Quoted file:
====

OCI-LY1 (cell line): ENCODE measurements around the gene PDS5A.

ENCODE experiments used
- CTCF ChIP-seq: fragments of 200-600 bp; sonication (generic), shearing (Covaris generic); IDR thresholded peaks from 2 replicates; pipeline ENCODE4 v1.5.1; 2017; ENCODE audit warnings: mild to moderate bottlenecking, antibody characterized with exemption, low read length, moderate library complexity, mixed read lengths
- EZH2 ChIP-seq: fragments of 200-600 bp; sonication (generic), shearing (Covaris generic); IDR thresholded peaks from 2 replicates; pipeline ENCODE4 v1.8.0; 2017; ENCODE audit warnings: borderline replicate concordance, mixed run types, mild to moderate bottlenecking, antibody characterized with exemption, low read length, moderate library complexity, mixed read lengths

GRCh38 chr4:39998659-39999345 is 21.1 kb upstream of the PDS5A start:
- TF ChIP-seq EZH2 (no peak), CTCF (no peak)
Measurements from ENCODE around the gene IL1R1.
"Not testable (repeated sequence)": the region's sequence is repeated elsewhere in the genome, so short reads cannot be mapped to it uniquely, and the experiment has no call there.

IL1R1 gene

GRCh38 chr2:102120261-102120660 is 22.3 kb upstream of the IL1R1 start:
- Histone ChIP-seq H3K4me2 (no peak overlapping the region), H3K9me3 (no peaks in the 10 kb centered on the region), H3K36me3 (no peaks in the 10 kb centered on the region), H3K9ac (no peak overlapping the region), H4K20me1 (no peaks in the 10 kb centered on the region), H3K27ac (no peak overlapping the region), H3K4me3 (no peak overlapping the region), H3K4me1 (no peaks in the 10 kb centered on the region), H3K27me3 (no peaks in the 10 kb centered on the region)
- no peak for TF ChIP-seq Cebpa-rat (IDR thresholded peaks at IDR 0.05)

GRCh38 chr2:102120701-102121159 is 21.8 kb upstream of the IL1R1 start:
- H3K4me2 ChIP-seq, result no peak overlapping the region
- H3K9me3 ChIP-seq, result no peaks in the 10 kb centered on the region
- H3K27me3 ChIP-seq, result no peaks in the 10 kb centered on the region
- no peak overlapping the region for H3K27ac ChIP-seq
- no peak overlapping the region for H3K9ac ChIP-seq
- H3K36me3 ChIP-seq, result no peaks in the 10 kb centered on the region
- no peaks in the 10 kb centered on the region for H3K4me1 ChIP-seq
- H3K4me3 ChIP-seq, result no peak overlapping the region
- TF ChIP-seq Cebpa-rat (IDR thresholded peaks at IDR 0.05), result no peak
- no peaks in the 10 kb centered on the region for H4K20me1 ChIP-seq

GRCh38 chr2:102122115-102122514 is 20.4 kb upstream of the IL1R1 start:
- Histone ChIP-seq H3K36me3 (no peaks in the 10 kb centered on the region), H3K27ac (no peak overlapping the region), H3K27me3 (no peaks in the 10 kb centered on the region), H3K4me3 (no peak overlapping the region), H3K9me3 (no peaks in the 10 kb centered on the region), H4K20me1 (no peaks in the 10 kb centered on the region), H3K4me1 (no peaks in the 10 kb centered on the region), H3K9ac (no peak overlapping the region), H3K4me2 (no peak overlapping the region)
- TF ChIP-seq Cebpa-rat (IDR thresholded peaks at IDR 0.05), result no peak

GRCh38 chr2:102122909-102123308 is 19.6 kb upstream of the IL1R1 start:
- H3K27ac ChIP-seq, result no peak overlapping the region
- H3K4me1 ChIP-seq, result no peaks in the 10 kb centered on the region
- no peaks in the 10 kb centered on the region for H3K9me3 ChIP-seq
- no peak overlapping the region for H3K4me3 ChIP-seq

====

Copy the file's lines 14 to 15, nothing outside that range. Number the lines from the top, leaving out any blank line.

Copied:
- H3K4me2 ChIP-seq, result no peak overlapping the region
- H3K9me3 ChIP-seq, result no peaks in the 10 kb centered on the region